Online comments are being shut down
One by one, news sites are changing how they deal with reader comments below online articles. Some are choosing to shut down online comments completely. Others have assigned members of staff the task of strictly moderating comments left by readers, and deleting ones deemed inappropriate. And some have begun outsourcing comments all together to social media sites like Facebook.
But hang on, don’t editors appreciate reader participation anymore? Well, it seems they do, but they’re tired of combatting racist and sexist comments, vulgar allusions and off-topic discussions that don’t offer any insight or value to other readers (or so they say).
The Reuters news agency has probably taken the most radical path. On its English-language website, readers can no longer post comments under news articles; commenting is confined to opinion pieces only.
“Readers can join the conversation about all Reuters journalism on Facebook (…) or on Twitter,” said Reuters Digital’s Executive Editor Dan Colarusso in November – in other words: go somewhere else and don’t bother us with your comments.
The magazine Popular Science has made a similar decision: “Because comment sections tend to be a grotesque reflection of the media culture surrounding them, the cynical work of undermining bedrock scientific doctrine is now being done beneath our own stories,” wrote the magazine’s online content director Suzanne LaBarre in a move to explain the decision to completely shut off the comment function.
Others have taken to strictly moderating their comment sections: “We have a team that takes care of moderating comments almost day and night,” said Jochen Wegner, editor-in-chief of the German news platform Zeit Online, in an interview with the German online site Meedia). Wegner said he doesn’t want to do away with comments all together or put an end to anonymous commenting in an attempt to stop bad behavior. Zeit Online readers do have to register an account, but they can still post comments without disclosing their true identities. “This is very time consuming, but we think that one of the basic tasks of journalists is to allow for a free debate,” Wegner said.
The New York Times has taken another path. It presents their readers with two options: they can either voluntarily disclose their identities by supplying their real names and verifying their accounts or keep posting anonymously. The so-called “trusted readers” will be able to post comments that will immediately be published, while everyone else’s contributions will be held for review by the editorial team before being made public.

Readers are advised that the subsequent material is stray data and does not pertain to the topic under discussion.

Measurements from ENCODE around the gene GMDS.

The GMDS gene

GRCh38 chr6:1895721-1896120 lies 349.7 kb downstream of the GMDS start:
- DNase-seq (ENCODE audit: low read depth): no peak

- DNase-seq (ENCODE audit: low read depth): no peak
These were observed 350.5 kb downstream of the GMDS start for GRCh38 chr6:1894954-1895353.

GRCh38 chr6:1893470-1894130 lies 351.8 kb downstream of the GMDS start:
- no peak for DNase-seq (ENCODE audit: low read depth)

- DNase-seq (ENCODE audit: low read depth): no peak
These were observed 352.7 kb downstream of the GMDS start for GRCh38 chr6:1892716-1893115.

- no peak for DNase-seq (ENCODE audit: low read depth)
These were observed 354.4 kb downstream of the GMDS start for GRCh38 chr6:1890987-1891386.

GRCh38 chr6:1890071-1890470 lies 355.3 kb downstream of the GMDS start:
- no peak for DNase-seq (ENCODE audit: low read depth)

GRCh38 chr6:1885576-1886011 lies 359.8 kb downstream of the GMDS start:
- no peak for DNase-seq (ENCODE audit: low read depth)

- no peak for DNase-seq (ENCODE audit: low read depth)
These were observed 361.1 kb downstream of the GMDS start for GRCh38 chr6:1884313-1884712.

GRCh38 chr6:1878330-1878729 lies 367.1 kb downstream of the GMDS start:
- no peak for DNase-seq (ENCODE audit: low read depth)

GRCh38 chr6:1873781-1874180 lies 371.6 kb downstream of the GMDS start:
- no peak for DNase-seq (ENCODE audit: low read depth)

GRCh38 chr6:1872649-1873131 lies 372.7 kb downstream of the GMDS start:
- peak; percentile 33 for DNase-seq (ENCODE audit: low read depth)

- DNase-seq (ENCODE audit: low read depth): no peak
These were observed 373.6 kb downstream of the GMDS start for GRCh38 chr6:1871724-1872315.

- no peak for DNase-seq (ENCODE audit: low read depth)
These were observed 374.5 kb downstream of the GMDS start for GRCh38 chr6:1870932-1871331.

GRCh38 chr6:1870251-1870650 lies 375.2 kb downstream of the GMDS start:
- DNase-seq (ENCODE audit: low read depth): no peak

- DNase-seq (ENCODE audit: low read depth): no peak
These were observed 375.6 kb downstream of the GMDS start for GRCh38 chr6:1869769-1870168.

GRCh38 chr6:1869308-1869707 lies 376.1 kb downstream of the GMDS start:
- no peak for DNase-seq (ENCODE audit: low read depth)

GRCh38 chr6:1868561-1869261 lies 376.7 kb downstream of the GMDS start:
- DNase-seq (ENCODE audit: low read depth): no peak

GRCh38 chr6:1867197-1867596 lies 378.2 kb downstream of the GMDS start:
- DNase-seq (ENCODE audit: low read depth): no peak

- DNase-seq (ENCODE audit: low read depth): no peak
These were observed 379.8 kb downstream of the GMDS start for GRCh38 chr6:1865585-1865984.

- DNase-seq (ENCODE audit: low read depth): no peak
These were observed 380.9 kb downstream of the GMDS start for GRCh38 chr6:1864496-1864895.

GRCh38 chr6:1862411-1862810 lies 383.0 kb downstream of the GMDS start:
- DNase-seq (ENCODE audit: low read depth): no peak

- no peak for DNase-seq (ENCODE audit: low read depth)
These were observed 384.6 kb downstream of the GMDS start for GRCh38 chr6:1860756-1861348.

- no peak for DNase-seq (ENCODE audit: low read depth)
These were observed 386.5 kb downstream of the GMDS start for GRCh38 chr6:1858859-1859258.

As mentioned, some media are trying to cultivate better conversations by outsourcing comments to social networks such as Facebook and Google+. The German daily Süddeutsche Zeitung is one of the latest examples. SZ has mostly banned comments on its own website. However, under each article there is a link asking readers to leave a comment on Facebook. To compensate for the lack of an in-house commenting system, the newspaper has introduced a moderated debate forum with strict rules on two to three selected topics every day.
Some news websites cooperate with Facebook even more closely than the Süddeutsche Zeitung, following the launch of a plugin in 2011 that allows them to embed Facebook comments on their own sites. An increasing number of news platforms choose to do so in an attempt to moderate online behavior.
The Huffington Post’s US website has revamped its commenting system twice in just a matter of months. After shutting down anonymous comments in 2013, it gave up its own commenting system altogether and decided to embed Facebook comments in 2014. Users now automatically comment via their Facebook profile, a solution that is convenient for most people as they already have a Facebook account. At the Huffington Post, the hope is that Facebook’s real-name policy will cut down on trolling, not to mention that the site can also expect improved traffic through the increased visibility Facebook offers.
Good idea to outsource?
However, there are quite a few valid arguments on why anonymous commenting should be continued and why outsourcing comments to social networks such as Facebook or Google+ may not be such a good idea.
Firstly, there are groups of people for which a real-name policy could spell trouble. Just think of political dissidents and marginalized groups such as gays and lesbians. Would you post a comment under a controversial article if you were an opposition activist in China or a gay in Saudi Arabia?
Secondly, people who have a job that is somehow related to politics might be obliged to refrain from commenting publicly on certain issues. There may also be security issues if you work in law enforcement, for example.
In addition, interacting with readers has become a crucial element of journalism. By outsourcing comments, you give that element away to companies like Facebook. Not only does someone else control how reader comments on your article look and function, you also forgo your right to set the standards that comments have to meet.
Finally, social networks such as Facebook do not just require real names to fight bad online behavior. The companies collect data in order to build a profile of a user for advertising and marketing purposes. Do news organizations really want to support that kind of data obsession?
Author: Jannis Hagmann, edited by Kyle James
Photos: Creative Commons (Rob McMahon BY-NC; nolievr28 BY-NC-SA; Steve Garfield BY-NC-SA)
Tagscomments, facebook, Huffington Post, internet, New York Times, online, Süddeutsche Zeitung, trolling